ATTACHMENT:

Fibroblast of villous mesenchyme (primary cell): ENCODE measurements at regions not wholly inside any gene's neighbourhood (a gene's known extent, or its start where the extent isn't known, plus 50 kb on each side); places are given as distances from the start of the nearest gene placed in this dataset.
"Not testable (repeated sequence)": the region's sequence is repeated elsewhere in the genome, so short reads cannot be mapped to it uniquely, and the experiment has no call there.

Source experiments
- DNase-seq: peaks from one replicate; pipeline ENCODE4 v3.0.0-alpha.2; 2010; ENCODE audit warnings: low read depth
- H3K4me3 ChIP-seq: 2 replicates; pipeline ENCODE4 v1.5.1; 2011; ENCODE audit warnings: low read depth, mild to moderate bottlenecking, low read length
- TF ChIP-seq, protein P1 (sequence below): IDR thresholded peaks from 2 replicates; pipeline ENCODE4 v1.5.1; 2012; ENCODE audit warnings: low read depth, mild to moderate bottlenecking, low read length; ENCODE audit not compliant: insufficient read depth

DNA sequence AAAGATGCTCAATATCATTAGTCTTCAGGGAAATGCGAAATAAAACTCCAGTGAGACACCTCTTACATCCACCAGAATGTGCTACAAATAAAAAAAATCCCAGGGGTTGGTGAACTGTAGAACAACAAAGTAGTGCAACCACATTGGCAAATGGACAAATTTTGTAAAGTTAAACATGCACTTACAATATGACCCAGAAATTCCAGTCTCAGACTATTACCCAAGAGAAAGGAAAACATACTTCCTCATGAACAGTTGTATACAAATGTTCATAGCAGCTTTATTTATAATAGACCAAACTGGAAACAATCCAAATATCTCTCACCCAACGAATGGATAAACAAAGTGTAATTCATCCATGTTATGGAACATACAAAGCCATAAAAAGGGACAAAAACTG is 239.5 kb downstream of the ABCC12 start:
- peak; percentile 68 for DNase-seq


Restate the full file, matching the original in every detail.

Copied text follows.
Fibroblast of villous mesenchyme (primary cell): ENCODE measurements at regions not wholly inside any gene's neighbourhood (a gene's known extent, or its start where the extent isn't known, plus 50 kb on each side); places are given as distances from the start of the nearest gene placed in this dataset.
"Not testable (repeated sequence)": the region's sequence is repeated elsewhere in the genome, so short reads cannot be mapped to it uniquely, and the experiment has no call there.

Source experiments
- DNase-seq: peaks from one replicate; pipeline ENCODE4 v3.0.0-alpha.2; 2010; ENCODE audit warnings: low read depth
- H3K4me3 ChIP-seq: 2 replicates; pipeline ENCODE4 v1.5.1; 2011; ENCODE audit warnings: low read depth, mild to moderate bottlenecking, low read length
- TF ChIP-seq, protein P1 (sequence below): IDR thresholded peaks from 2 replicates; pipeline ENCODE4 v1.5.1; 2012; ENCODE audit warnings: low read depth, mild to moderate bottlenecking, low read length; ENCODE audit not compliant: insufficient read depth

DNA sequence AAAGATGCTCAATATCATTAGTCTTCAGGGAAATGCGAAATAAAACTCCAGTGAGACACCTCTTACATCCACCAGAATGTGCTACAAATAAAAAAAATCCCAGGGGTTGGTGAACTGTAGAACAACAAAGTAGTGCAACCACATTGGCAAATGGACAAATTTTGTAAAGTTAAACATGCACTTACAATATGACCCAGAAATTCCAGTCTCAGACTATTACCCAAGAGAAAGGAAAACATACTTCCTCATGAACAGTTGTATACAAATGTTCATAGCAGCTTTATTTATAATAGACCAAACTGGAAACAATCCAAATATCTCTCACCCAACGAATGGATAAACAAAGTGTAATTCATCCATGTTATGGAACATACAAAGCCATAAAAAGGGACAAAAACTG is 239.5 kb downstream of the ABCC12 start:
- peak; percentile 68 for DNase-seq